Coins of the Hungarian forint
Hungarian forint coins are part of the physical form of current Hungarian currency, the Hungarian forint. Modern forint coins have been struck since 1946 and reflect the changes of post-World War II Hungarian history. After the trauma of the Second World War and the hyperinflation of the pengő the Hungarian government had to face the problems of introducing a new currency. In the case of coins this meant that they had to express stability and raise confidence in the people toward the new money; the first coins minted in 1946 were made of copper alloys in the case of the fillér coins and aluminium in the case of the 1 & 2 forint coins. Although the forint was based on gold standard, only silver coins were minted in the first 2 years: 5 forint coins made of good quality silver were put into circulation. However, the government fear of hoarding these coins convinced the national bank to lower the mass and quality of silver used for the 1947 strike. No silver 5 forint coins were minted for general circulation after 1947.
The 5 & 50 fillér coins were made of aluminium. Commemorative coins appeared early, the first being a series of 3 coins in 1948 to commemorate the centennial of the 1848 revolution. In 1949 the communist party took power in every field of politics and economy; the country's name was changed to Hungarian People's Republic which replaced the former name on the coins. The Kossuth's coat of arms was replaced with the Rákosi's one; the 2, 10 and 20 fillér coins were made of aluminium after 1950. As a consequence of the Hungarian Revolution of 1956 the coat of arms was changed again, this version was used from 1957 until 1989. In 1992, a new series of coins was introduced in denominations of 1, 2, 5, 10, 20, 50 and 100 forint. Production of 2 and 5 fillér coins ceased in 1992, with all fillér coins withdrawn from circulation by 1999. From 1996, a bimetallic 100 Forint coin was minted to replace the 1992 version, since the latter was considered to be "too big and ugly" by many, could be mistaken with the 20 forint coin.
The 200 forint coin was made of.500 fine silver. From 1994, mass minting of the 200 forint coin was stopped, since the price of the metal was getting higher than the face value of the coin. However, small issues for collector purposes were minted until 1998, when both the 1992 type 100 forint and the 200 forint coins were withdrawn from circulation; the 1 and 2 Forint coins were withdrawn from circulation on March 1, 2008. This was announced by the Hungarian National Bank in September 2007, pointing out that the cost of minting them is too high 4 times their face value; when paying with cash, the total is to be rounded to 5 forint. The 200 forint notes have been replaced with a new 200 forint coin in 2009; the Chain Bridge was chosen in an internet poll between October 13 and October 26, 2008 to be on the coin. The coin entered circulation on 15 June 2009; the 1 forint coin was illegally exported to Canada in significant amounts, as the tiny coin could be used in place of genuine tokens for entry at the underground railway's automatic gates.
This was a profitable venture that lasted until the machines were reprogrammed. The 50 forint coin is confused with the UK 50 pence coin by some vending machines in the UK. According to Hungary's new constitution, effective as of 1 January 2012, the country's official name changes from "Magyar Köztársaság" to "Magyarország". Although Hungary is still a republic, this does not appear anymore on its coinage: from 2012 Hungarian legal tender will bear the country's new official name, "Magyarország". Struck coins will remain legal tender. 5, 10 and 20 Forint coins are expected to appear in everyday circulation in 2012, with the rest of denominations following fulfilling the needs of Hungary's cash circulation. The official 2012 boxed set became available for collectors on 6 January 2012. "MAGYAR ÁLLAMI VÁLTÓPÉNZ" = "Hungarian state token coin" - váltópénz means "small change". Magyarország fém- és papírpénzei 1926-1998. Magyar Éremgyűjtők Egyesülete, Budapest. ISBN 978-963-03-6023-4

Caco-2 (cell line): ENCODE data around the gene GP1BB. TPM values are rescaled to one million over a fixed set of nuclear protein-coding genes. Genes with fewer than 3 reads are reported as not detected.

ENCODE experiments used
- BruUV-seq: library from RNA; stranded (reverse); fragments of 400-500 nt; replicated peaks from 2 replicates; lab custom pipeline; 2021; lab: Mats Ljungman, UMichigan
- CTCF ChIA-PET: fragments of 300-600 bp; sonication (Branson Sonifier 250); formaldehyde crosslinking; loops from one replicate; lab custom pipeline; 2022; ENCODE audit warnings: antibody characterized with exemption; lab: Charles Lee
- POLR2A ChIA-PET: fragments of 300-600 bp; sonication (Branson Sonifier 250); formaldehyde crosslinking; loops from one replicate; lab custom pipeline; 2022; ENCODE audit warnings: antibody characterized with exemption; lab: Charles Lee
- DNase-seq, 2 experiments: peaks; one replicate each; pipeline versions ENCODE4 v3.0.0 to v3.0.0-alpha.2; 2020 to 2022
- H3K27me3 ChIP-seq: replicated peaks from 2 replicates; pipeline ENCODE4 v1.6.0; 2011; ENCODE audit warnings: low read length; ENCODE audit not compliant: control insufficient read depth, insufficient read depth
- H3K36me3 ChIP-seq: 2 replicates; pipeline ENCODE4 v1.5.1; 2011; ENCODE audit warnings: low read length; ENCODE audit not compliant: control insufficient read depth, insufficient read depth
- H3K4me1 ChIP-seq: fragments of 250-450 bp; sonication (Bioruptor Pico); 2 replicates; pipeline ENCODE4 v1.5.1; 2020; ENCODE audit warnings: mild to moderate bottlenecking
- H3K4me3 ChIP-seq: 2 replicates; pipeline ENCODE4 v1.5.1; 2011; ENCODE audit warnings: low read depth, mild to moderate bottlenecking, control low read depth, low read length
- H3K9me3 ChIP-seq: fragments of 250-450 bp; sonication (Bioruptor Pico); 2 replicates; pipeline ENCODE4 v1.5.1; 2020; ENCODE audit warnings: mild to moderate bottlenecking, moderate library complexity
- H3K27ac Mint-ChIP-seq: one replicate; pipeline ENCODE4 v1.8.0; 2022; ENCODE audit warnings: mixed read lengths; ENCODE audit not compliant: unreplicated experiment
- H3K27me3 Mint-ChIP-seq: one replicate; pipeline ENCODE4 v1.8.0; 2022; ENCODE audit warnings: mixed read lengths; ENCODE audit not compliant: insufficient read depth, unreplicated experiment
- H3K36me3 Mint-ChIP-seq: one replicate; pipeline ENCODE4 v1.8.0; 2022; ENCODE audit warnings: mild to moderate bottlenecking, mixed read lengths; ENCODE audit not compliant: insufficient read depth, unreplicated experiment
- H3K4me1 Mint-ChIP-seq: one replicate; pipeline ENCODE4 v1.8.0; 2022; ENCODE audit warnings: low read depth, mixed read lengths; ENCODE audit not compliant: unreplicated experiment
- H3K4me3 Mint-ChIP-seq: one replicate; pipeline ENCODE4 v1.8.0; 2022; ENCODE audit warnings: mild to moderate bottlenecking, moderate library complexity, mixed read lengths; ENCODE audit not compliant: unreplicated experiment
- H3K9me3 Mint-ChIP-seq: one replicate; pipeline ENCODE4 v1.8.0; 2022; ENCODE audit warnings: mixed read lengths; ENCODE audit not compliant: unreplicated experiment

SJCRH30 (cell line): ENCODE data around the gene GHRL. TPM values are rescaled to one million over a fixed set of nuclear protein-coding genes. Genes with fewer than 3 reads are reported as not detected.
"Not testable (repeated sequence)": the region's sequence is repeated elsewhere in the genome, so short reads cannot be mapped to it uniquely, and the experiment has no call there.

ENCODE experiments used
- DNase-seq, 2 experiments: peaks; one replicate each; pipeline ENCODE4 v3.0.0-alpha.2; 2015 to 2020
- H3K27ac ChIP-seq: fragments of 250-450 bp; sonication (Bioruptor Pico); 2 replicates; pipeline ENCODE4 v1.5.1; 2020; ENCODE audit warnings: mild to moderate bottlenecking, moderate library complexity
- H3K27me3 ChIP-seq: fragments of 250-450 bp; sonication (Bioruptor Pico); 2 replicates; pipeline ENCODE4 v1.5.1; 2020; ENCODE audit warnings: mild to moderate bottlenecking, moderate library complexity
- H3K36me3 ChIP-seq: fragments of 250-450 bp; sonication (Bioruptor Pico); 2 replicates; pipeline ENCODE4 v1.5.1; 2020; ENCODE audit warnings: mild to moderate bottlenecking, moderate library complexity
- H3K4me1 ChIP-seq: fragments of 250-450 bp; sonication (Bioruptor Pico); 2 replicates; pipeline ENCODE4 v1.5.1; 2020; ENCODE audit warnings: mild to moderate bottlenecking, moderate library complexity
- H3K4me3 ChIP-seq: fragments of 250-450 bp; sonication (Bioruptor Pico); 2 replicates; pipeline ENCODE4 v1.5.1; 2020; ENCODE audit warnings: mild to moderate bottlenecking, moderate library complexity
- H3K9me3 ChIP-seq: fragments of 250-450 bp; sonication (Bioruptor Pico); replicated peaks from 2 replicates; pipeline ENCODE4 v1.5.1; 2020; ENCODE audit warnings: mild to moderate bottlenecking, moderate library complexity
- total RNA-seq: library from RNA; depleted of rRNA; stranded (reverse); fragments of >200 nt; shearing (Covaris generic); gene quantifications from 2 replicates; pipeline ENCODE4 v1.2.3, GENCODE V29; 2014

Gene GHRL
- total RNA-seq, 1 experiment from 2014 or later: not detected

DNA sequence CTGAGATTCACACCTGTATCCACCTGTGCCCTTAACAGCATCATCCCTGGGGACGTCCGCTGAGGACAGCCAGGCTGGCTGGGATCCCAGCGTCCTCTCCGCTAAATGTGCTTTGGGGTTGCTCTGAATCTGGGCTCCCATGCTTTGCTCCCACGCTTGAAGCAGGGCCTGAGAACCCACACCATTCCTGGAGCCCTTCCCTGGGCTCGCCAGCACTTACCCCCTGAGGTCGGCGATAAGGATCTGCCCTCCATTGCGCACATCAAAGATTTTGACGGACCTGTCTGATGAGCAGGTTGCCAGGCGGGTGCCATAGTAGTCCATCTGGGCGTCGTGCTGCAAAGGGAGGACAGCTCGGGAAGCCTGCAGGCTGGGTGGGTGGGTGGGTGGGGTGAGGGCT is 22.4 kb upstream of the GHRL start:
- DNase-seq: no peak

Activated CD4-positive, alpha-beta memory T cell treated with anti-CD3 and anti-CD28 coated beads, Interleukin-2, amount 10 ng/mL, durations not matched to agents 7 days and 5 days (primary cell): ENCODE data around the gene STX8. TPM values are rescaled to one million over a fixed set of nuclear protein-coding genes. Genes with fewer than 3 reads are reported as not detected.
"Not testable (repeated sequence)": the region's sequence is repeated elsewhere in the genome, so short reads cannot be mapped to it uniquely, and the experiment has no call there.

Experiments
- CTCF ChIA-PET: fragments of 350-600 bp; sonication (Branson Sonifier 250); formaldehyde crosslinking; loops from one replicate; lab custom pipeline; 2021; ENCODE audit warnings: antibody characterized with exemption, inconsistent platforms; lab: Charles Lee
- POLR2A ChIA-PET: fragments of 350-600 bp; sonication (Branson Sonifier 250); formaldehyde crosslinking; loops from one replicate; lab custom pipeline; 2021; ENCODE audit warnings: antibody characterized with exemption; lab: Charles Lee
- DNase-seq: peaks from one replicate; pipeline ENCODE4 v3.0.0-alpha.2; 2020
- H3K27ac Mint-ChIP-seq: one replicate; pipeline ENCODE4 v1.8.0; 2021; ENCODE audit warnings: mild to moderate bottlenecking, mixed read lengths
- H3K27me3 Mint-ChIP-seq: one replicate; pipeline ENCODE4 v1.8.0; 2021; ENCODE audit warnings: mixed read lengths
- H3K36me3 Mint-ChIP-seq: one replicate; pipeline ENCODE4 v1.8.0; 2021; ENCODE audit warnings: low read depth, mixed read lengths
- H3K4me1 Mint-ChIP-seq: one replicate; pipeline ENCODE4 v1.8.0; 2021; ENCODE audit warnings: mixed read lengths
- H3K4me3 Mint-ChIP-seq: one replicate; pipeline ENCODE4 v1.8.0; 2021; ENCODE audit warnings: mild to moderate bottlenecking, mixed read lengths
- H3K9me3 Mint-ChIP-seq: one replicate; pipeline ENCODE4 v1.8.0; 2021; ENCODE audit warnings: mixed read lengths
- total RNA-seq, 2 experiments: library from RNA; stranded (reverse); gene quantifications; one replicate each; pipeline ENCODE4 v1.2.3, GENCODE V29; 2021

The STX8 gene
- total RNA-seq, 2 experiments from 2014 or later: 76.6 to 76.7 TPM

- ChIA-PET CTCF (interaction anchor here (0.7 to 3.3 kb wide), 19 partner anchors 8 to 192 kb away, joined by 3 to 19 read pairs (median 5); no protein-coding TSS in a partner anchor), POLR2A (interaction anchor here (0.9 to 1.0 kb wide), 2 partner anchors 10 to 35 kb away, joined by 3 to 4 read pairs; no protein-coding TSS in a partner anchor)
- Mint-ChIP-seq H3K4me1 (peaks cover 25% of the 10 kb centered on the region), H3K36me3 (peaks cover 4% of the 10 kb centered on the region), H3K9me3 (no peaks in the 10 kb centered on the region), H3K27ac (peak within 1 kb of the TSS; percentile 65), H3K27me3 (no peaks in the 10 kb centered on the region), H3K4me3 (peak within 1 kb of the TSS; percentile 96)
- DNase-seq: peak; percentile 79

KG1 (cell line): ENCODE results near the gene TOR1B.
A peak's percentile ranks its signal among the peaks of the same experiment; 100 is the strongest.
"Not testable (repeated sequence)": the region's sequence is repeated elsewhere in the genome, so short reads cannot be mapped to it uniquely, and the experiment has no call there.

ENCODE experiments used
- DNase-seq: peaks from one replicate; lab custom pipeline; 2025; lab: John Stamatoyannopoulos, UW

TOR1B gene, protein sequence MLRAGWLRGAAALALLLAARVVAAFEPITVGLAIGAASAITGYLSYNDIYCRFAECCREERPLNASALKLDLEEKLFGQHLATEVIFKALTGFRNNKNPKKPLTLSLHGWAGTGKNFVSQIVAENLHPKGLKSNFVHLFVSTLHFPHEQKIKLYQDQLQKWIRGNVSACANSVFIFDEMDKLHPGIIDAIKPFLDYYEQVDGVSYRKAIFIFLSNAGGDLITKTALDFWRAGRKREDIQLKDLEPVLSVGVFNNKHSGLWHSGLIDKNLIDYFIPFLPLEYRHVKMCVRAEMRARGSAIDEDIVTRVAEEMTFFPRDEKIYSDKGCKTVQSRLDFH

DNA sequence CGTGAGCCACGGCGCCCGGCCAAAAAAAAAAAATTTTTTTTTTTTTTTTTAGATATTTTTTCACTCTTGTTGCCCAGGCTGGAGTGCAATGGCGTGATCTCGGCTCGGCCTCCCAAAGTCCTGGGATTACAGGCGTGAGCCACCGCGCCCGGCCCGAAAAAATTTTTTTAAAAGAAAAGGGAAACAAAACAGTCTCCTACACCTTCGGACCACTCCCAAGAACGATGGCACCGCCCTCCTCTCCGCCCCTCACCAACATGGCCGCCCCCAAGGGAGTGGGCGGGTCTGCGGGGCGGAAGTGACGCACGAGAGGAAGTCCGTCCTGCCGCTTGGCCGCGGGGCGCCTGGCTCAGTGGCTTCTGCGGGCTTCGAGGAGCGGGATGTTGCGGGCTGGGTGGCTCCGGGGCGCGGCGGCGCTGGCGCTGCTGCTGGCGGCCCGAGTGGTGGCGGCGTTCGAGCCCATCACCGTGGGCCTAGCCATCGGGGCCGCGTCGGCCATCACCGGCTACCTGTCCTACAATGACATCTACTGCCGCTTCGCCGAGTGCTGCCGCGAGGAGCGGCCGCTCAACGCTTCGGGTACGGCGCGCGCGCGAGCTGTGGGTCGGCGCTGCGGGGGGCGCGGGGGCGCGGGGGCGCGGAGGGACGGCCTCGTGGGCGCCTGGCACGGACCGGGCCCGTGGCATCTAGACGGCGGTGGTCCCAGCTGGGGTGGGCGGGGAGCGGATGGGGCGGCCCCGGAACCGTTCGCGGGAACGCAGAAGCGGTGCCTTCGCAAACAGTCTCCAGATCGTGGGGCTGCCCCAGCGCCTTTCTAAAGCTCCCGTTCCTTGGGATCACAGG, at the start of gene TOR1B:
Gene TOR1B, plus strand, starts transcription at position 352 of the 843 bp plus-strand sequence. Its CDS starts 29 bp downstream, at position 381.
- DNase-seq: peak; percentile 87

The Florentine florin was a coin struck from 1252 to 1533 with no significant change in its design or metal content standard during that time. It had 54 grains of nominally pure or'fine' gold with a purchasing power difficult to estimate but ranging according to social grouping and perspective from 140 to 1000 modern US dollars; the name of the coin comes from the flower of the Giglio bottonato, represented at the head of the coin. The "fiorino d'oro" of the Republic of Florence was the first European gold coin struck in sufficient quantities since the seventh century to play a significant commercial role; as many Florentine banks were international supercompanies with branches across Europe, the florin became the dominant trade coin of Western Europe for large-scale transactions, replacing silver bars in multiples of the mark. In the fourteenth century, a hundred and fifty European states and local coin-issuing authorities made their own copies of the florin; the most important of these was the Hungarian forint, because the Kingdom of Hungary was a major source of European gold.
The design of the original Florentine florins was the distinctive fleur-de-lis badge of the city on one side and on the other a standing and facing figure of St. John the Baptist wearing a hair shirt. On other countries' florins, the inscriptions were changed, local heraldic devices were substituted for the fleur-de-lis. Other figures were substituted for St. John. On the Hungarian forints, St. John was re-labelled St. Ladislaus, an early Christian king and patron saint of Hungary, a battle axe substituted for the original's sceptre; the image became more regal looking. The weight of the original fiorino d'oro of Florence was chosen to equal the value of one lira in the local money of account in 1252. However, the gold content of the florin did not change while the money of account continued to inflate; the values of other countries' money continually varied against each other, reinforcing the florin's utility as a common measure of value for foreign exchange transactions. The word florin was borrowed in many other countries: for example, the Dutch guilder, as well as the coin first issued in 1344 by Edward III of England – valued at six shillings, composed of 108 grains of gold with a purity of 23 carats and 3 1⁄2 grains – and more relating to a British pre-decimal silver coin known as a two shilling "bit" worth 24 pence or one-tenth of a pound.